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In a country of over 20 million people, John Farnham is the one Australian artist who stages arena-sized concerts whenever he tours to satisfy the demand. He is, without challenge, Australia's most successful solo artist, on-stage and on record. His Whispering Jack album was the first album to sell over a million copies in Australia alone.
In September 1967 at the age of 18, he was signed to a recording contract and in December of that year released the novelty single "Sadie the Cleaning Lady," which became the biggest-selling single in Australia at that time. As a song, the record's success almost defies logic. What fans were responding to was "Johnny" Farnham's bright boy-next-door personality. He was someone both teenage girls and their mothers could both like. Farnham was also a fine singer and survived "Sadie" to release a long string of pop hits between 1967 and 1973, including the local hit versions of Three Dog Night's "One," B.J. Thomas' "Raindrops Keep Falling on My Head" (number one), and David Cassidy's "Rock Me Baby." He also starred in the stage musicals Dick Whittington & His Cat, Charlie Girl, and Pippin. His schedule prevented Farnham trying his luck internationally or developing on record. Success continued on the basis of his talent his personality, but by the late to mid-'70s, his career was reduced to night club and cabaret performances trading on his past. Even his record company lost faith in him and dropped him.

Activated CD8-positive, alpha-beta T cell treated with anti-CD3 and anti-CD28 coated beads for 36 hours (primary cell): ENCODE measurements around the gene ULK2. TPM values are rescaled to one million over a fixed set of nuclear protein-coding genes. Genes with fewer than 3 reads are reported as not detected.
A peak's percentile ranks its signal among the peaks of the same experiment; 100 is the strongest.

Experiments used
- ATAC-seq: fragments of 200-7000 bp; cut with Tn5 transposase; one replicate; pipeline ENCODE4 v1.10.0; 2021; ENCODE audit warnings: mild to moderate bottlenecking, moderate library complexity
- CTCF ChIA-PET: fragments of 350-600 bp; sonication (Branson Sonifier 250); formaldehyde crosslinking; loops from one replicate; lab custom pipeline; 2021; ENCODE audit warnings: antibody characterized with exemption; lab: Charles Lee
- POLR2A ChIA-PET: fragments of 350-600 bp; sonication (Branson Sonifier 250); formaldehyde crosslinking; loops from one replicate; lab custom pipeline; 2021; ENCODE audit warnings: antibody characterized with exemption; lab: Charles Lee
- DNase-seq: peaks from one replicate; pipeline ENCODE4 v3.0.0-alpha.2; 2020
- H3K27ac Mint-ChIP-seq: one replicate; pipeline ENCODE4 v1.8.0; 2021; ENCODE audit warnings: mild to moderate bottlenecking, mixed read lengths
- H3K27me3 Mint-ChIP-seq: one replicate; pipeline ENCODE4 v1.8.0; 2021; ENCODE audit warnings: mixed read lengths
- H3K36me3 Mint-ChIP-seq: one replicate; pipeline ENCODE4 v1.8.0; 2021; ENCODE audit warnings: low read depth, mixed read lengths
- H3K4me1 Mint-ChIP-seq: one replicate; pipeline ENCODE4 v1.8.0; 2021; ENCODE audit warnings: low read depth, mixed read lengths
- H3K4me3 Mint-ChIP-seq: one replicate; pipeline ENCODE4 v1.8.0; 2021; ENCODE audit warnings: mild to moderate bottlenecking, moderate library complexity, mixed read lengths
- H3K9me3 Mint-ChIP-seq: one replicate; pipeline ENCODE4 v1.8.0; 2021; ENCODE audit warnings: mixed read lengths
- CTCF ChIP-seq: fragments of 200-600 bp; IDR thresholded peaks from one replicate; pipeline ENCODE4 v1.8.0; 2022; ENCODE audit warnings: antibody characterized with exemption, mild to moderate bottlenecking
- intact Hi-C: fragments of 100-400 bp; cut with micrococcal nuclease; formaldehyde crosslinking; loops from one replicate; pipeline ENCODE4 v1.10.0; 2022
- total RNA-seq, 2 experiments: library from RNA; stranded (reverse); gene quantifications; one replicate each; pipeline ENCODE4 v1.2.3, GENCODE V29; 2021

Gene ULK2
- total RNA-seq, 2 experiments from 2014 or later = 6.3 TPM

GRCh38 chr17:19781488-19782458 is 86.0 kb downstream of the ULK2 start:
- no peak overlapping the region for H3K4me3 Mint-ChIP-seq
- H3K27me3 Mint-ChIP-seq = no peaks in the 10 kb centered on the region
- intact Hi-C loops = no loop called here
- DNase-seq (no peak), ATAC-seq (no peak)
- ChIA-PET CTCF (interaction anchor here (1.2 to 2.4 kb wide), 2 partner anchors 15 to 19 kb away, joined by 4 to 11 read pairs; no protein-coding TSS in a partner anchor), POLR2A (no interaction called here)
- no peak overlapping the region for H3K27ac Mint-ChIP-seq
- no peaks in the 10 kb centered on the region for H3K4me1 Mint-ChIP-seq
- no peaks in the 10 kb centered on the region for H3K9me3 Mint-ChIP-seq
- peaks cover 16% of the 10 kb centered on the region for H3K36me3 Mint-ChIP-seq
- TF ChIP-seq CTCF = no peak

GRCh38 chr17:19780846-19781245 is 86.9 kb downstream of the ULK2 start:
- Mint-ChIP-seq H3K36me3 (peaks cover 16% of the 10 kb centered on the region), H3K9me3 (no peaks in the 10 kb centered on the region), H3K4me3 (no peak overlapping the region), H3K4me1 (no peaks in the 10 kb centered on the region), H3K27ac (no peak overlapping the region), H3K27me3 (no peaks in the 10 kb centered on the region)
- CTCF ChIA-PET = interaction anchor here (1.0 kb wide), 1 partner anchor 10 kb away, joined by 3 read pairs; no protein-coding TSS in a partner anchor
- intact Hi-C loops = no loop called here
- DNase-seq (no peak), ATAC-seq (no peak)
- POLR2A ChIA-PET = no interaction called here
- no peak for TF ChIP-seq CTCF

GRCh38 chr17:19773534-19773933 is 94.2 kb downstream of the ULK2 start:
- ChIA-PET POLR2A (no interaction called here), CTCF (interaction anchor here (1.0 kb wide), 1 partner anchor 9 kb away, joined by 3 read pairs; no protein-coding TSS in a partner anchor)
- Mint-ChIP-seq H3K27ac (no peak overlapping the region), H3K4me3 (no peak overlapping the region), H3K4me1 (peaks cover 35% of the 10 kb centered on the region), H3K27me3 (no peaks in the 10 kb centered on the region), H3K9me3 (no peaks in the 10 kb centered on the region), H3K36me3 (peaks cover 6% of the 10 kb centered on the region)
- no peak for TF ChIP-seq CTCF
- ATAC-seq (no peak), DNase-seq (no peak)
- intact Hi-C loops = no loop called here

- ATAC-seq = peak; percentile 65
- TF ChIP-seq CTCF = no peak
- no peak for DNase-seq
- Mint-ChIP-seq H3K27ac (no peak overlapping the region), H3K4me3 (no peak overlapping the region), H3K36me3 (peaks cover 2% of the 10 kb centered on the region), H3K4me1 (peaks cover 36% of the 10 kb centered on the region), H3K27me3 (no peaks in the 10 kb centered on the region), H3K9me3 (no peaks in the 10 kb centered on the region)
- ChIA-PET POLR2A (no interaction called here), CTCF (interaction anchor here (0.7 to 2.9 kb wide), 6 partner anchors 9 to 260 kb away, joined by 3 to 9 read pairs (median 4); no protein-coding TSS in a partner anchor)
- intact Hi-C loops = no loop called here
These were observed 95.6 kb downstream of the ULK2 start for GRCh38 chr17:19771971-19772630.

In 1980, changing from "Johnny" to the more mature John Farnham, he set about resurrecting his career. The trigger was a dramatically rearranged, impassioned performance of the Beatles' "Help" on a nationally broadcast Royal Command TV concert. He reminded everyone what a fine singer he was, and in July, he released Uncovered, a well-received comeback album recorded under the production eye of Little River Band's Graham Goble. In September 1982, longtime Farnham fan Goble was inspired to convince the rest of LRB they should take the radical move of removing Glenn Shorrock, singer of all the band's hits, and making Farnham their lead singer. The band's American record company was in shock. So were non-Australian fans. It was a hurdle Farnham could not overcome, and at the end of 1985, he left LRB and began work on a new make-or-break solo album.
The anthemic single "You're the Voice" restored Farnham to number one for the first time in 17 years. The carefully crafted adult contemporary October 1986 album Whispering Jack was number one 18 weeks, and became the biggest-selling album in Australian history. "You're the Voice" sold a million copies in Europe and reached the Top Ten in England. A consummate singer and performer since 1986, Farnham has been Australia's number one attraction, with successive big-selling albums and sold-out concert tours. International interest has continued to beckon, but the dedicated family man is happy with his career as it is.